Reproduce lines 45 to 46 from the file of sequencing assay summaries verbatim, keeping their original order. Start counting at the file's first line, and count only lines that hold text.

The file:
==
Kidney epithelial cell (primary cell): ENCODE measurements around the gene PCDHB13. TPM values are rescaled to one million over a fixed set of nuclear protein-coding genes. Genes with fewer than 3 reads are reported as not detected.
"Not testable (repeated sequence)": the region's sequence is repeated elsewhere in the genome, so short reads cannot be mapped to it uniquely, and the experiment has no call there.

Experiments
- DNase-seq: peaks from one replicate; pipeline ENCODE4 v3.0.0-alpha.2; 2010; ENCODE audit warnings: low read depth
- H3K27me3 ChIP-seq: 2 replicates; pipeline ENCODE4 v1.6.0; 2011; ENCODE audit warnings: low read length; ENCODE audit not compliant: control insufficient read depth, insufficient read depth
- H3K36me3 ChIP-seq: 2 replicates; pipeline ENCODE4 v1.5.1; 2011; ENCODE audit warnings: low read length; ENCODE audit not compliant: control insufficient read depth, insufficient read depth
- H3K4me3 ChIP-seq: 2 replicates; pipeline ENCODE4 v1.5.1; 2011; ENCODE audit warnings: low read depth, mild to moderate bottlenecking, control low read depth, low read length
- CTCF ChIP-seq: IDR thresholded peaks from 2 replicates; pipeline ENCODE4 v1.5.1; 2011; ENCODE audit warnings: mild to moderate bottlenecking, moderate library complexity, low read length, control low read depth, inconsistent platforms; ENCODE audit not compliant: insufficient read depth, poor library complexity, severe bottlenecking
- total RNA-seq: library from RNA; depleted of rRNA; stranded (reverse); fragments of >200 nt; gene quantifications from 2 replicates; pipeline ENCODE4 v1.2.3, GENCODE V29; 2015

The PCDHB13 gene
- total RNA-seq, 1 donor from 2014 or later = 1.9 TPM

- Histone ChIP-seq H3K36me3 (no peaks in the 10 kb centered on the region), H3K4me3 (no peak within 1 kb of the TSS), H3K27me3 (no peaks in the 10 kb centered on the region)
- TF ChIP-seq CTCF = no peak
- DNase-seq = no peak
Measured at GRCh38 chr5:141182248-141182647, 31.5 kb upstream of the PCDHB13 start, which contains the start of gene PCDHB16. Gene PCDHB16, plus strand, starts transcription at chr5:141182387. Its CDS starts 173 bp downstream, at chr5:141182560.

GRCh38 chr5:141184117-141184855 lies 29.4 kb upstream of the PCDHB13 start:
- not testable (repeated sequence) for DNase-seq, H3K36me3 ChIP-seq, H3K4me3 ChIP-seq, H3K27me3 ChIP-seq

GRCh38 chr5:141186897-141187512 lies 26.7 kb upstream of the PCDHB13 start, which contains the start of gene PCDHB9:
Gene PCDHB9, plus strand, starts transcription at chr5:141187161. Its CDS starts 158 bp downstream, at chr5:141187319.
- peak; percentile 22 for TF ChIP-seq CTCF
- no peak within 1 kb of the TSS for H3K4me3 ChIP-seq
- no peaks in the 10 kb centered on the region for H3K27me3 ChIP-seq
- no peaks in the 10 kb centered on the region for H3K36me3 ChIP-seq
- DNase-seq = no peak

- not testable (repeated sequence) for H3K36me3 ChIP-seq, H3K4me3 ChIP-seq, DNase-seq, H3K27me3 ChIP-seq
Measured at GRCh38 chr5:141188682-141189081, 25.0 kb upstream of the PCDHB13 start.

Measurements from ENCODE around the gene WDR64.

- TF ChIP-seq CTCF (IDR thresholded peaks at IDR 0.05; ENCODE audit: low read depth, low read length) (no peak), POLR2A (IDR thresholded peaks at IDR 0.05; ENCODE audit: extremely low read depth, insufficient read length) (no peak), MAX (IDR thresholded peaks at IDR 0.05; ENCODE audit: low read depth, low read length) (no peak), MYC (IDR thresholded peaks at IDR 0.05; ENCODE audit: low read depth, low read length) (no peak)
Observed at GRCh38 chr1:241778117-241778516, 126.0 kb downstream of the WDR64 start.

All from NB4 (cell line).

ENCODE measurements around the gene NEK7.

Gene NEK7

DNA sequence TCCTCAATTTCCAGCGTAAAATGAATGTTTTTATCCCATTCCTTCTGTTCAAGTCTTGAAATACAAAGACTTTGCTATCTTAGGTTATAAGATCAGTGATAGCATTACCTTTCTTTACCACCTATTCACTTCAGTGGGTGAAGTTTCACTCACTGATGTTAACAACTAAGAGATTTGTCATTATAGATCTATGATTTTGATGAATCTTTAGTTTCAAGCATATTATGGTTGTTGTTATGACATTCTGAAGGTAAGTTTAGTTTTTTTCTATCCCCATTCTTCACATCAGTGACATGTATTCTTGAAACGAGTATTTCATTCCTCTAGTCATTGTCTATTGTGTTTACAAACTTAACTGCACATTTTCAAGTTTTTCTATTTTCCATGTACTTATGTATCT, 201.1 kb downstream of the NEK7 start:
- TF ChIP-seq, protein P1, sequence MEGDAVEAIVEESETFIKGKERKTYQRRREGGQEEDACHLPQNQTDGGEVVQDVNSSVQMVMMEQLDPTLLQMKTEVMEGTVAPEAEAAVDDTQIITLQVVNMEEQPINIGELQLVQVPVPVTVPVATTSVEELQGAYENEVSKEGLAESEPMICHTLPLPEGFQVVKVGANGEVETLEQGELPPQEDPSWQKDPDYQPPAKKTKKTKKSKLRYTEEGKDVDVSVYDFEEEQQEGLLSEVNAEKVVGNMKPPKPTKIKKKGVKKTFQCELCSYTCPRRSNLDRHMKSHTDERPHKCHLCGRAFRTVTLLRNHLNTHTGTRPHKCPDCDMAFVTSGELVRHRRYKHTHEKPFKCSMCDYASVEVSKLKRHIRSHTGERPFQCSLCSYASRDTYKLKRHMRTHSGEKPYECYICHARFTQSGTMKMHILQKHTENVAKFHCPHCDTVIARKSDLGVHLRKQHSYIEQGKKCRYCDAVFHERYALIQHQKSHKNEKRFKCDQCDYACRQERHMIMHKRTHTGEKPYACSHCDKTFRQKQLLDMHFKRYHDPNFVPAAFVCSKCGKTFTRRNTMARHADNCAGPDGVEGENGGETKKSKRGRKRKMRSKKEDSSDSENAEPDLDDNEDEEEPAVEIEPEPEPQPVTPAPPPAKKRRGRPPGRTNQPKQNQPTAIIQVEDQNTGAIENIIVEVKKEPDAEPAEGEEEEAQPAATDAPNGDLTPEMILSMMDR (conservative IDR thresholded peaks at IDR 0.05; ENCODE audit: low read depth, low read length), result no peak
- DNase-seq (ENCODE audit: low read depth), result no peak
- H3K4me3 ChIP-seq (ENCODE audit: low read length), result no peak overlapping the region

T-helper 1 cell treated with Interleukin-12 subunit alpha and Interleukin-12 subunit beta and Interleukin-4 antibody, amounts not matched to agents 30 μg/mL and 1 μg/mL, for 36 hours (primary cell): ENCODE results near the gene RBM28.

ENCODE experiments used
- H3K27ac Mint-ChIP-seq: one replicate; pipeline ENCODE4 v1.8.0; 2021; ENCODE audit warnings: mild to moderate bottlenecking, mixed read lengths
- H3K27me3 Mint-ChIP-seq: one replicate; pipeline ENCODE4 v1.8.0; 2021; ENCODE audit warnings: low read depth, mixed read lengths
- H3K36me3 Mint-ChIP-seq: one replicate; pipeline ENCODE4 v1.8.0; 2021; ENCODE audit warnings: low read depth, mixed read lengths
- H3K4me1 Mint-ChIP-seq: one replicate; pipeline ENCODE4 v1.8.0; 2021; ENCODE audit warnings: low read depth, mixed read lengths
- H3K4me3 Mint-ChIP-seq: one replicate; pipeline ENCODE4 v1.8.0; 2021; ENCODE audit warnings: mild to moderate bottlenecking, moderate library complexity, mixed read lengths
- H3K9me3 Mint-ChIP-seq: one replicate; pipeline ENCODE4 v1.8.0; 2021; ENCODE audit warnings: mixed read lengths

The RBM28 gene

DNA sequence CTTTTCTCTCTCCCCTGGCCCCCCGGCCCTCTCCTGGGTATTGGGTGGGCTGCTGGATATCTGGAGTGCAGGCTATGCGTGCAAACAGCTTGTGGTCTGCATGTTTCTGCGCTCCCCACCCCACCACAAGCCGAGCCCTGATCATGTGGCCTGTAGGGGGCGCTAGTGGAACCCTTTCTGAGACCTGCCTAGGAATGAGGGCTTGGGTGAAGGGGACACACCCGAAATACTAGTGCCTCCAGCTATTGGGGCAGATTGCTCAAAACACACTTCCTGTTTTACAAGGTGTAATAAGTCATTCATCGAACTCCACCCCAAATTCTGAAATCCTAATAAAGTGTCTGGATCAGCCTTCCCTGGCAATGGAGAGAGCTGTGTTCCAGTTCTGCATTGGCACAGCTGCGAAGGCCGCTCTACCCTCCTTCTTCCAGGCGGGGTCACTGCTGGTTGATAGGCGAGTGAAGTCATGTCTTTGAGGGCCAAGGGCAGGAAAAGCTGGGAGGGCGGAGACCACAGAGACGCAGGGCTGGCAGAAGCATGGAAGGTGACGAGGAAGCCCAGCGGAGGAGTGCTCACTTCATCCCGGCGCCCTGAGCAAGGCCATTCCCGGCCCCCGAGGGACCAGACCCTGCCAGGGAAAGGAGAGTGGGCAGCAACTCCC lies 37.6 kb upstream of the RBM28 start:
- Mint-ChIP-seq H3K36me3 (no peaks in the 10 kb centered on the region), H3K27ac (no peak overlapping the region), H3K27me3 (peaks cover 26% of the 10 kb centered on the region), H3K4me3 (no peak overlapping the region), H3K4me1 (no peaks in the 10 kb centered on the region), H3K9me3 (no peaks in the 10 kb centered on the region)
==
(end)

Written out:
The RBM28 gene

DNA sequence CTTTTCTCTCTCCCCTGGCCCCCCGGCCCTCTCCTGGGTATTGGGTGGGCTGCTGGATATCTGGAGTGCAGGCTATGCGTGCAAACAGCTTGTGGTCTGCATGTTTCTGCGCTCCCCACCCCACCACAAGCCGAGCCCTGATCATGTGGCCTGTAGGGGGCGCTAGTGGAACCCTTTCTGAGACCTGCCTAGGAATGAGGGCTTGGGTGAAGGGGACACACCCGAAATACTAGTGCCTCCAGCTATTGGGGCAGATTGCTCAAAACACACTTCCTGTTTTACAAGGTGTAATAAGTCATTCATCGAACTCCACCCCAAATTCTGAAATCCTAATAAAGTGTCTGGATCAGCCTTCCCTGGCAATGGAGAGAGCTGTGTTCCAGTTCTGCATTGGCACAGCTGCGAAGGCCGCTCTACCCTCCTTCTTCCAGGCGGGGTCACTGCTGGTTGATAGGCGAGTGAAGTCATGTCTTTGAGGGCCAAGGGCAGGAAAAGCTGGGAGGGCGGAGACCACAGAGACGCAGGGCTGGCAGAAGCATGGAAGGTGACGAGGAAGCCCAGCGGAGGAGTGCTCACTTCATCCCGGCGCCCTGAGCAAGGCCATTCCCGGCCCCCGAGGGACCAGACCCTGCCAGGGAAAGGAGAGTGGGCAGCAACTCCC lies 37.6 kb upstream of the RBM28 start: